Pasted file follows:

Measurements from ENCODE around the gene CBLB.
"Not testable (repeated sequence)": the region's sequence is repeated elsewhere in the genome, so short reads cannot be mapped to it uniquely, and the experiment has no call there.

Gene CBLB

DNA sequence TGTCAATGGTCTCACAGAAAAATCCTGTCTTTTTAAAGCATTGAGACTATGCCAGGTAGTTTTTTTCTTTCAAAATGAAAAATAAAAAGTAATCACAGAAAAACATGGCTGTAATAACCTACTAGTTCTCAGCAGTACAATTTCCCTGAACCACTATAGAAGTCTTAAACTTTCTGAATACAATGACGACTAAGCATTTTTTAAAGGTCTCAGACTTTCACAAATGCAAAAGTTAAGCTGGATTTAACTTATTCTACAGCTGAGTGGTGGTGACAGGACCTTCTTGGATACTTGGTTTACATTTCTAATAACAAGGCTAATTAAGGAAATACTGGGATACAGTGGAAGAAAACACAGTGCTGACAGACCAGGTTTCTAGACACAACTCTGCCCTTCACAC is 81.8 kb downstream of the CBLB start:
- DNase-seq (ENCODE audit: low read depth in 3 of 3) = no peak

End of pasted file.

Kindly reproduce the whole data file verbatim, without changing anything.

Measurements from ENCODE around the gene CBLB.
"Not testable (repeated sequence)": the region's sequence is repeated elsewhere in the genome, so short reads cannot be mapped to it uniquely, and the experiment has no call there.

Gene CBLB

DNA sequence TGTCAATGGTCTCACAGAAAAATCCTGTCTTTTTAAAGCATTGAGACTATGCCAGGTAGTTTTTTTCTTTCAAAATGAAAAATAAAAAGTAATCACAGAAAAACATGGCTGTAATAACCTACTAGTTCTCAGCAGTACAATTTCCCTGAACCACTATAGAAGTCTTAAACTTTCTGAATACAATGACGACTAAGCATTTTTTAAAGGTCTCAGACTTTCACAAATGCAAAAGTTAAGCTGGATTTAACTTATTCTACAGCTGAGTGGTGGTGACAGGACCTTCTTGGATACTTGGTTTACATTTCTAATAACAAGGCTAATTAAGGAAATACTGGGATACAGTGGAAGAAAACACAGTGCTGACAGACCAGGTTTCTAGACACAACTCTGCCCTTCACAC is 81.8 kb downstream of the CBLB start:
- DNase-seq (ENCODE audit: low read depth in 3 of 3) = no peak